The UK Bribery Act takes a different approach, providing an affirmative defense for the corporate offense of failure to prevent bribery where a company can demonstrate that it has put in place “adequate procedures.” And even in legal regimes where such incentives are not hard-wired into the enforcement framework, enforcement authorities may consider the strength of a company’s compliance program as a matter of prosecutorial discretion, e.g., as a mitigating factor in the assessment of penalties, or a reason to decline to bring an enforcement action altogether.

  • The Security System

While the potential for more favorable resolution of enforcement actions is, in our experience, one of the most compelling aspects of the business case for investment in a compliance program, compliance officers should also focus on the potential for effective programs to detect and prevent potential fraud, corruption, and other compliance breaches either before they happen, or soon enough for companies to take meaningful mitigation actions. In this sense, a company’s compliance program functions as an early warning detection system.

The potential cost savings in this regard can be substantial. In its 2018 Report to the Nations, after analyzing over 2,600 cases of corporate fraud, the Association of Certified Fraud Examiners estimated median direct losses of USD 130,000 per case, with more than 20% of cases involving losses of USD 1 million or more. Moreover, given that these estimates do not include indirect downstream losses such as loss of business, legal fees, or costs from personnel turnover, they likely understate the true cost of compliance breaches, and, correspondingly, the true value of effective compliance programs in avoiding or reducing such losses.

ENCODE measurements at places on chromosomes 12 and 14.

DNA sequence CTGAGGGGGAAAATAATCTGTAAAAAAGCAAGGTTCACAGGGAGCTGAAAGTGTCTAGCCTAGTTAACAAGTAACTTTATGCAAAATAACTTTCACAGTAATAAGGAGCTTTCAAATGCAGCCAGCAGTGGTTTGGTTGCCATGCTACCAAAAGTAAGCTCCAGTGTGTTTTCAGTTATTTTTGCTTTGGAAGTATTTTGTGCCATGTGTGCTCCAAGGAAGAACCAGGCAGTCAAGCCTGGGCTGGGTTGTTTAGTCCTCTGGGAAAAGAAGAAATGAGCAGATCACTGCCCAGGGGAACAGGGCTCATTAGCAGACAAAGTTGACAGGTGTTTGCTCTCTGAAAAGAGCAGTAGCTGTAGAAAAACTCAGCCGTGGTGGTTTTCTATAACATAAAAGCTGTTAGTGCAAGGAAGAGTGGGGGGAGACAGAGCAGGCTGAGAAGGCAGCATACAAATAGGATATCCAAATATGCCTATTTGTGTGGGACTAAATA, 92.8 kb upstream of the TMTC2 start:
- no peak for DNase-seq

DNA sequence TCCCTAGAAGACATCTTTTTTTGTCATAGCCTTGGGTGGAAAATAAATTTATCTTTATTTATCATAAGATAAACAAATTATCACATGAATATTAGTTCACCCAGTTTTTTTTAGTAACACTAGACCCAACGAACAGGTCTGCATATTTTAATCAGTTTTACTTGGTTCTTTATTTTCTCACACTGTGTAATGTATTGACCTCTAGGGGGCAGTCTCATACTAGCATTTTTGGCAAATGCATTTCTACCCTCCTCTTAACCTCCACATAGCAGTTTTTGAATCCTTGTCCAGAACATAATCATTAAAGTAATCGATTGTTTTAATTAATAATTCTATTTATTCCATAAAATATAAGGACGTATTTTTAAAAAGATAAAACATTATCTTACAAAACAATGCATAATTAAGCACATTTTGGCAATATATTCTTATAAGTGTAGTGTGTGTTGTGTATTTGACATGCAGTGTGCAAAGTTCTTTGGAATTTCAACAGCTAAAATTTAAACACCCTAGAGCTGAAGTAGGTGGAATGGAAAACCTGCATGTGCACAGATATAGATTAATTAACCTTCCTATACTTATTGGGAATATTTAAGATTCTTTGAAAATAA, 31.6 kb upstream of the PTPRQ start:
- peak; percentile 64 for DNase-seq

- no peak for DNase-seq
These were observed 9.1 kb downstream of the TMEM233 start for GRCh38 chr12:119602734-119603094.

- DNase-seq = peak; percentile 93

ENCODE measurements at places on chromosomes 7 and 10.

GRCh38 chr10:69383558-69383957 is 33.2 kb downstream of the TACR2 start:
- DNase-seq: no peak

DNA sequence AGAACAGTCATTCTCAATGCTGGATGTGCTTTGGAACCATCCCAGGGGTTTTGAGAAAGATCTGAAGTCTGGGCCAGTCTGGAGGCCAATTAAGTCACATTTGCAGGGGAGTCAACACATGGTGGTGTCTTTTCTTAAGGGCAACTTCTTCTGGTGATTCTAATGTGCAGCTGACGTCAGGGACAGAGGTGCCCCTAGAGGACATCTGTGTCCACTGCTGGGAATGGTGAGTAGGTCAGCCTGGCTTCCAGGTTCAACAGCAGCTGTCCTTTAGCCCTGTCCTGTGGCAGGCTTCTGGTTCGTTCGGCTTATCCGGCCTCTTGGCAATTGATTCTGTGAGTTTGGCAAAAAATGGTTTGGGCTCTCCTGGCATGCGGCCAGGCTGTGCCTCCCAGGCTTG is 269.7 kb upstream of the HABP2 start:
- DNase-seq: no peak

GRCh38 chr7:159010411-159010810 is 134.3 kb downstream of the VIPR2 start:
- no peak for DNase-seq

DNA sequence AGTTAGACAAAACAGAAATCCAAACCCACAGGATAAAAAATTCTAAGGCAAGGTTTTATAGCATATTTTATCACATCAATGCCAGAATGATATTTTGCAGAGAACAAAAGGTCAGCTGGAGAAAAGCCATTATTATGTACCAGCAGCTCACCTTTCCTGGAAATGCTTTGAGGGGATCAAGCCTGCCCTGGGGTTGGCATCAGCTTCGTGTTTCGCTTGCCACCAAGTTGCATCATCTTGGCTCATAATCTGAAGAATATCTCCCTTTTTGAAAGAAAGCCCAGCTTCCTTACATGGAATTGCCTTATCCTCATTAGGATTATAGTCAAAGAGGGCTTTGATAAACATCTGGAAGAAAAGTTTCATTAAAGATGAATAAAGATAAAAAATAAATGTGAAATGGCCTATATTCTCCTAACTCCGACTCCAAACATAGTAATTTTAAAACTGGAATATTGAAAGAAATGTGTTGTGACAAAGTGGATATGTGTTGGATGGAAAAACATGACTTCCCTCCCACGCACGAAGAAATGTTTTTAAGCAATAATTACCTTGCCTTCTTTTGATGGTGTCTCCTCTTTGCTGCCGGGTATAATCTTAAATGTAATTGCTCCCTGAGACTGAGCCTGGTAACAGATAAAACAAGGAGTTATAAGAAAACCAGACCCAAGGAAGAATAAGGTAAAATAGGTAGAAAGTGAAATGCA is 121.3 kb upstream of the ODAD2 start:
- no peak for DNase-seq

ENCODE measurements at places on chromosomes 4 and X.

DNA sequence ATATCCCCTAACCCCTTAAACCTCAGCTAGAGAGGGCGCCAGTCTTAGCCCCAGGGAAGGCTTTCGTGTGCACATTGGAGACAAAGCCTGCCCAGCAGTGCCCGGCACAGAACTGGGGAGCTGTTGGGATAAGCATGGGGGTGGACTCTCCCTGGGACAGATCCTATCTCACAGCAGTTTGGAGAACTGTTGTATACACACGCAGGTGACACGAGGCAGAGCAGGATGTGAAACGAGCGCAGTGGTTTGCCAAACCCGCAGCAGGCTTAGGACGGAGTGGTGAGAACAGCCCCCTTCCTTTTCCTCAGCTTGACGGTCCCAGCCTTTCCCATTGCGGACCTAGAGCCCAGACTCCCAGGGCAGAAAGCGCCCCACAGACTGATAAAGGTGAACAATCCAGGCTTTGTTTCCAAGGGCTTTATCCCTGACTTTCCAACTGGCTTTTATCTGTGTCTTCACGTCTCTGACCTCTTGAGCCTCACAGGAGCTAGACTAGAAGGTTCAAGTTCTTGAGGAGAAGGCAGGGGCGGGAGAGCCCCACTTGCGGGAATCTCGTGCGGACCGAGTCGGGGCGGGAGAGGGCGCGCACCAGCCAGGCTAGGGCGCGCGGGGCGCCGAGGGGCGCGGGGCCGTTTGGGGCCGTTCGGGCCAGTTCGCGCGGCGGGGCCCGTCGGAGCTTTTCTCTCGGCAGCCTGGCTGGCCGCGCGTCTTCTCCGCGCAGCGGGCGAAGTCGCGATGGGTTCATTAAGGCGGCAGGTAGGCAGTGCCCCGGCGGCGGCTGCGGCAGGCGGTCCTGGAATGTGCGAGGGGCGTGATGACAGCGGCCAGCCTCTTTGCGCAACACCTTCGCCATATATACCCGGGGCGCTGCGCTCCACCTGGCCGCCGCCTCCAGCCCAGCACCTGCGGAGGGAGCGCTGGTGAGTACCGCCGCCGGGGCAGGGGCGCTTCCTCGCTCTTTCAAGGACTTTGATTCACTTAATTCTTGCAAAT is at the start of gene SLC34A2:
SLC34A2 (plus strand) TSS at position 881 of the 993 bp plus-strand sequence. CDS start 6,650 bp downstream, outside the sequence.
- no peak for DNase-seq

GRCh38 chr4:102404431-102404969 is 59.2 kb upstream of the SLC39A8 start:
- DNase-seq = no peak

• Avoiding Bad Deals

Along similar lines, when it comes to investment transactions or other transactions with business partners, a robust compliance program can help companies avoid bad deals. For example, robust integrity due diligence on potential business partners and investments can help a company identify significant fraud and corruption risks before the ink is dry and deals are consummated, thereby reducing the risk of follow-on investigations and/or enforcement actions. Additionally, robust pre-investment compliance measures can reduce the risk of adverse operational and financial consequences, such as overpayment for assets, the need to unwind problematic relationships with business partners, or exiting markets or business lines altogether due to compliance concerns.

  • Enabling Business and Creating a Competitive Advantage

While much of the foregoing discussion focuses on avoiding losses, compliance professionals should also make the case for compliance efforts as activities that affirmatively create value for a business enterprise.

At the highest level, an effective compliance program provides guardrails that help a company to achieve business objectives while mitigating compliance risks. Good compliance officers are “business enablers” who do not say “no” reflexively, but instead work with the business to fully understand risks and business objectives and devise tailored, fit-for-purpose mitigation measures.